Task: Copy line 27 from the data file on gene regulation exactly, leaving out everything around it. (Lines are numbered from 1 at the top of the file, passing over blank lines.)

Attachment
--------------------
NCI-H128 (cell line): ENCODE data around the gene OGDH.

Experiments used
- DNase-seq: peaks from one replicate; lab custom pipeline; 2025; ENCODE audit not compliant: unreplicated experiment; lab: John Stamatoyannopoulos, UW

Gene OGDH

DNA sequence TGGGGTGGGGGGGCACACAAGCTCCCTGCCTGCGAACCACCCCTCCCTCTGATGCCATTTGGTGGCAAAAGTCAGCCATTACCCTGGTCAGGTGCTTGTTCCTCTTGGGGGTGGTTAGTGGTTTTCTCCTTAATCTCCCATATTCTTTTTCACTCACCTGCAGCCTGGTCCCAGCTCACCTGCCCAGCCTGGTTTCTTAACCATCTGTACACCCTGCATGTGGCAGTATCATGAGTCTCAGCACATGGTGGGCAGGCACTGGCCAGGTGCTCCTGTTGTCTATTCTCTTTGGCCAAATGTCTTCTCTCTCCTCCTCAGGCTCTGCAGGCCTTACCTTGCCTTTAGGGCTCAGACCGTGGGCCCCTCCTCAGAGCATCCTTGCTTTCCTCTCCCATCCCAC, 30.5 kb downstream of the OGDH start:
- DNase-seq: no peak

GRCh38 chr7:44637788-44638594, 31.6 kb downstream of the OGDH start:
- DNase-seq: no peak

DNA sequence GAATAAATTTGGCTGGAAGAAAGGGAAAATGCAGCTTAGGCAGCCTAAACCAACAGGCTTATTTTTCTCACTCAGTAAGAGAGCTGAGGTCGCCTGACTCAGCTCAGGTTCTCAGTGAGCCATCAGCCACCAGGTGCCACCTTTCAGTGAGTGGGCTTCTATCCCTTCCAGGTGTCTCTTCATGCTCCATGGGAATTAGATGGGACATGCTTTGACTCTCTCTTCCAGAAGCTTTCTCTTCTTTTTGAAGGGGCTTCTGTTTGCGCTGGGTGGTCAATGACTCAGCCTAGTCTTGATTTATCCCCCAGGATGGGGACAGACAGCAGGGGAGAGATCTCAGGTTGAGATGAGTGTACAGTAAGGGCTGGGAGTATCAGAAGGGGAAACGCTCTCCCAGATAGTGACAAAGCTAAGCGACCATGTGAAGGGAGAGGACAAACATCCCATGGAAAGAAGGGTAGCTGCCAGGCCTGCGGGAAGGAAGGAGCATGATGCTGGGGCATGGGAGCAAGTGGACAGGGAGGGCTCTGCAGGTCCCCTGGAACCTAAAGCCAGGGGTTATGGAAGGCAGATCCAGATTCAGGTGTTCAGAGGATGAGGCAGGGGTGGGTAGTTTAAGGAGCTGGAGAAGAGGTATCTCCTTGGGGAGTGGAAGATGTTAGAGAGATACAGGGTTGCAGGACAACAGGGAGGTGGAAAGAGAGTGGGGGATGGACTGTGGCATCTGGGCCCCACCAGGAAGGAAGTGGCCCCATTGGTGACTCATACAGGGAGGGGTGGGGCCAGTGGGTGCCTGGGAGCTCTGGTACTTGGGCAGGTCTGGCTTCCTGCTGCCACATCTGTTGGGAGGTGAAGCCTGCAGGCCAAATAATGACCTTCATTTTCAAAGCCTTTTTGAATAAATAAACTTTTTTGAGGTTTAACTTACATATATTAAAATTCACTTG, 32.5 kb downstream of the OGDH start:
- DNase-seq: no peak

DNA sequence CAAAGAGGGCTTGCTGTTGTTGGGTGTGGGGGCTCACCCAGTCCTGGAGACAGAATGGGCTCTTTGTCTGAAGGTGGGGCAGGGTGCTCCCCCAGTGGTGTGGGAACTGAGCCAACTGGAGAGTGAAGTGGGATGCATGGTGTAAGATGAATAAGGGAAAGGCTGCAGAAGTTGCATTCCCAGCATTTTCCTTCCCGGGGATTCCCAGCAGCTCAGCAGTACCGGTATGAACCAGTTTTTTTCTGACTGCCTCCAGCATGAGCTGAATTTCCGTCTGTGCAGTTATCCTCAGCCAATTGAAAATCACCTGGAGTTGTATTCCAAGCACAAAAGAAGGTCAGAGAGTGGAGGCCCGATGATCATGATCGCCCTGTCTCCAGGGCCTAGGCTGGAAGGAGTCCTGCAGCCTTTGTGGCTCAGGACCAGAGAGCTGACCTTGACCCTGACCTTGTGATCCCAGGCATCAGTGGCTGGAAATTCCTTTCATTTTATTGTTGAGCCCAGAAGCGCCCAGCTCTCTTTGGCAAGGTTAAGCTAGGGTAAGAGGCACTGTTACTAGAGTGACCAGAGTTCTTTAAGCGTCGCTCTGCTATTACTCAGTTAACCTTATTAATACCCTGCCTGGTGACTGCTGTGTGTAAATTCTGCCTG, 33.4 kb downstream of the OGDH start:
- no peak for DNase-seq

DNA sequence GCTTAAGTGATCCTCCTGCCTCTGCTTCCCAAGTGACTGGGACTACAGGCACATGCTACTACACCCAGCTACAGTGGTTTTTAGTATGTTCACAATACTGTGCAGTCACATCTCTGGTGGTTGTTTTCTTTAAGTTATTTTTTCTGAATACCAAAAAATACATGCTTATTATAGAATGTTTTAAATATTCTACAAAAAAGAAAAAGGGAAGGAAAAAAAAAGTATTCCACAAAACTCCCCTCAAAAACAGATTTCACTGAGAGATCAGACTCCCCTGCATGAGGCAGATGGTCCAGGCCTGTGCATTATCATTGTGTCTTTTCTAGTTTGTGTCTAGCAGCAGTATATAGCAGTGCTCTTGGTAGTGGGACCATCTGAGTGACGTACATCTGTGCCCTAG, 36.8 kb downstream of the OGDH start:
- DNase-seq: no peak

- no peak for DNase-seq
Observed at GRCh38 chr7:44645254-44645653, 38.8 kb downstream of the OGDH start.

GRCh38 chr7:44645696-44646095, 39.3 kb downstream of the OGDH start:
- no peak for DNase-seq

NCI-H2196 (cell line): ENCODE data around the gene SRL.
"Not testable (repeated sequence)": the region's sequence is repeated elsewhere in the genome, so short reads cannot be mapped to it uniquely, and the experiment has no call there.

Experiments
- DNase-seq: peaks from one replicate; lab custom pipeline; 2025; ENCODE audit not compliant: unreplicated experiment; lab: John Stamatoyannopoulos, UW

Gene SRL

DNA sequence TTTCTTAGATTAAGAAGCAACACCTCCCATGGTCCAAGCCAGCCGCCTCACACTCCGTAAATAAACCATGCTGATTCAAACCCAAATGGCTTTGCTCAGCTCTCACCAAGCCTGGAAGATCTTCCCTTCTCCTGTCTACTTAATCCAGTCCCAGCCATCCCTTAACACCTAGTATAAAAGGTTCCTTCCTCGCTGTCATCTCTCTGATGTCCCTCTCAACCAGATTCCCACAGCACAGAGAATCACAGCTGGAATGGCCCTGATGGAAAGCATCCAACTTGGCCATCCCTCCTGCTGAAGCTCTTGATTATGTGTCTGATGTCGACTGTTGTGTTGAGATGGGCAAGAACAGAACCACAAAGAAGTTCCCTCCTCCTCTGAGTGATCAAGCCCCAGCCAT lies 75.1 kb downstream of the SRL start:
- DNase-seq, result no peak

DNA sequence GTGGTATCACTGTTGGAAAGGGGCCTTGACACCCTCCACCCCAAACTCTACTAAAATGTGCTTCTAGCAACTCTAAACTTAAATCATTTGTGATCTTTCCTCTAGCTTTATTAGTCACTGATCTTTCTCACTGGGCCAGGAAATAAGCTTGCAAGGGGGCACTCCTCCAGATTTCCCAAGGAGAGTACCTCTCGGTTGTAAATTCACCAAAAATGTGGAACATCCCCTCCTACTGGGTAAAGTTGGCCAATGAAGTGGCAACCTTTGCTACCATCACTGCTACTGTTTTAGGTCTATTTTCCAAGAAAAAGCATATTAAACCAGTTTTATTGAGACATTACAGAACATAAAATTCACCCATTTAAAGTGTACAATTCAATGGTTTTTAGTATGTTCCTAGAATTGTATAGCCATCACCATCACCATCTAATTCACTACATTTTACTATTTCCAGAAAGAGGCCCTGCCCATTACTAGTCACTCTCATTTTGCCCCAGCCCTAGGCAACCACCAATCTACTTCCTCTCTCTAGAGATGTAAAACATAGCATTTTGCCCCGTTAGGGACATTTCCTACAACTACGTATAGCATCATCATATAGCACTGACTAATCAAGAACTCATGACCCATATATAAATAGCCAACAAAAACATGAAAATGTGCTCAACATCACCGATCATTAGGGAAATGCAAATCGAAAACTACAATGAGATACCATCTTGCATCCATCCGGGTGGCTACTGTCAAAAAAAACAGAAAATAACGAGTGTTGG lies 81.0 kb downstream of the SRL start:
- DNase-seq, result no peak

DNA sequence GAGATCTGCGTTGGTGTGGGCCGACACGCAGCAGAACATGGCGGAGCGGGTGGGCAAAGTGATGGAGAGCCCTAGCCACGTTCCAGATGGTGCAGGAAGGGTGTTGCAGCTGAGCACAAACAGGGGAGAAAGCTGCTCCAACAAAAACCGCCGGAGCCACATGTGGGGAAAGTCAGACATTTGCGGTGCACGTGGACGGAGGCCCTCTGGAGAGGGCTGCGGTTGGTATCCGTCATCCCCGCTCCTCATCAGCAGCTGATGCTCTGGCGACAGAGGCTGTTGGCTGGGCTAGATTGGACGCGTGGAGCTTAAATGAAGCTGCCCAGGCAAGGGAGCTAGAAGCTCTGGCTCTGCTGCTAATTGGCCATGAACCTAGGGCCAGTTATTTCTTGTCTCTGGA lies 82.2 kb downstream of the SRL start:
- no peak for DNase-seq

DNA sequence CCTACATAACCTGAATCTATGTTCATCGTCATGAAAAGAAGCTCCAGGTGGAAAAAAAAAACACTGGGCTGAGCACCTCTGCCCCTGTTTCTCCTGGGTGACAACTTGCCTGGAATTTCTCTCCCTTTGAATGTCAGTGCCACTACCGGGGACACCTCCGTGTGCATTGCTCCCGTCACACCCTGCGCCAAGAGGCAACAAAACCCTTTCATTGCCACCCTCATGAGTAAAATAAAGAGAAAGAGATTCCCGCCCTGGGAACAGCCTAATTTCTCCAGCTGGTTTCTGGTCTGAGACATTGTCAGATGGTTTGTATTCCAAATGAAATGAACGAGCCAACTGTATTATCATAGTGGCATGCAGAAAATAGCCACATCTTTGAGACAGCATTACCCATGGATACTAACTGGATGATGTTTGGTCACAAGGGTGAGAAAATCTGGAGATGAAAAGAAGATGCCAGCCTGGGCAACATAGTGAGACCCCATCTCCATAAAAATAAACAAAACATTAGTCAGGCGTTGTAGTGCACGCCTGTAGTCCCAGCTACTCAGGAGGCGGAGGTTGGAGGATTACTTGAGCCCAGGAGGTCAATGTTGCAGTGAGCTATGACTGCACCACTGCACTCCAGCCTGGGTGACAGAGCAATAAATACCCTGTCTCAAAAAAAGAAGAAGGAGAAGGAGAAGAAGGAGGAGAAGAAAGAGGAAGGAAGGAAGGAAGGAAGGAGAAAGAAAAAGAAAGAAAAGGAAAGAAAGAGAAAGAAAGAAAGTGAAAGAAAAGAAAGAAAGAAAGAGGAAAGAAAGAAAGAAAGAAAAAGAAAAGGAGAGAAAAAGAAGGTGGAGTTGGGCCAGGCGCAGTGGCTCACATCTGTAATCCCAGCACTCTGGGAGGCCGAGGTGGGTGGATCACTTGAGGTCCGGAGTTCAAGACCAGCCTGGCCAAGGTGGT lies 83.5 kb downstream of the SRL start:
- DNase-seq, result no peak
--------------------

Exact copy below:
- DNase-seq, result no peak